Kathy Antoniotti

NEW FRANKLIN: On any warm, sunny weekend, the population of Summit County’s youngest city swells by 5,000 to 10,000 people who come to enjoy the Akron area’s summer playground.

And that’s a good thing, New Franklin Mayor Al Bollas said, referring to the five lakes in the Portage Lakes chain situated in New Franklin.

“Most of our income comes from tourism,” he said. “The day of the Portage Lakes fireworks is the biggest day for the economy.”

Fireworks, provided by the private Portage Lakes Fireworks Association, are part of every Fourth of July celebration on “The Lakes.” The celebration draws as many as 50,000 visitors each year to the eating and drinking establishments and boat marinas that line the 13 lakes in the chain.

In 1997, the village of New Franklin was incorporated from a section of Franklin Township to thwart annexation attempts from Barberton, Green and Norton. New Franklin expanded when township and village voters approved a merger of the two. The village officially became a city March 5, 2006.

Bollas, who served as mayor of the village beginning in 2005 and was a township trustee before that, said tourism benefits can be a two-sided sword. While the restaurants and bars beckon boaters to enjoy themselves, alcohol consumption can lead to problems for the city’s safety forces. People behaving badly was the reason he authorized signs that admonished visitors to “Behave” as they entered the city limits during warm-weather months.

Bollas keeps one of the signs, which for years were erected prior to boating season, propped up against the wall of his office.

“We had people stop their cars and back up to take pictures of the sign,” he said.

Economic development

The city has only five vacant commercial or retail buildings and one large industrial site, Bollas said.

Officials are hoping a 45,000-square-foot building that formerly housed Manchester Tool will get a new owner in 2012. The tool maker on Manchester Road closed in December 2008.

Bollas said an employee of Kennametal Inc., in Latrobe, Pa., owner of the building, told him about two weeks ago the price had been reduced from $1.1 million to $700,000. The city receives about one inquiry a month regarding the building, and the mayor said he is actively looking for a new business to move in.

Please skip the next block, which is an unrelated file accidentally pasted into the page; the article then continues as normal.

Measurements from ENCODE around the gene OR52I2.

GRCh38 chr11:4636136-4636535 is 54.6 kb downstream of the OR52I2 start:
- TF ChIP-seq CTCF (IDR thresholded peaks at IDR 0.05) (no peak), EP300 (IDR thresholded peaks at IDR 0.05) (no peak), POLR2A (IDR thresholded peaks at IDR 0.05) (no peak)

Streets, utilities

The Akron Metropolitan Area Transportation Study governing board in 2008 approved $1.7 million in federal funding for a $2 million Ohio Department of Transportation project to widen and add turn lanes to state Route 93 (Manchester Road) and state Route 619 (West Turkeyfoot Road), Bollas said.

The city will begin land acquisition for the project this year with construction to begin in 2013. It is expected to be completed in 2014. New Franklin’s share for the project is $300,000, which already has been paid, the mayor said.

“This community does not owe a dime to anybody. Even our fire trucks are all paid for in cash,” he said.

The city also has budgeted $500,000 for resurfacing in 2012, but Bollas did not identify the roads scheduled for upgrades.

Parks, recreation

The city’s six parks are well kept and popular with residents, thanks in large part to the fact that 5 percent of income taxes the city collects each year automatically goes to the upkeep of the park system, Bollas said.

The Ohio Department of Natural Resources deeded the 20-room, Tudor-style home and its 5.3 acres of land adjacent to Portage State Park to the city in 2010. The annual Boating and Fishing Expo, which raises funds to maintain the 1930s-era mansion and property, will be June 1-2 this year.

Safety forces

The city has been able to maintain a full roster of safety forces, Bollas said.

In 2012, the fire department will be upgrading pagers and purchasing cardiac monitors and defibrillators with a $152,000 grant from the Department of Homeland Security. The grant calls for a 5 percent match by the fire department, Fire Chief Perry Surgeon said.

The department also will be looking at ways to improve its Insurance Service Office rating this year in an attempt to reduce homeowner’s premiums, the chief said.

Kathy Antoniotti can be reached at 330-996-3565 or kantoniotti@thebeaconjournal.com.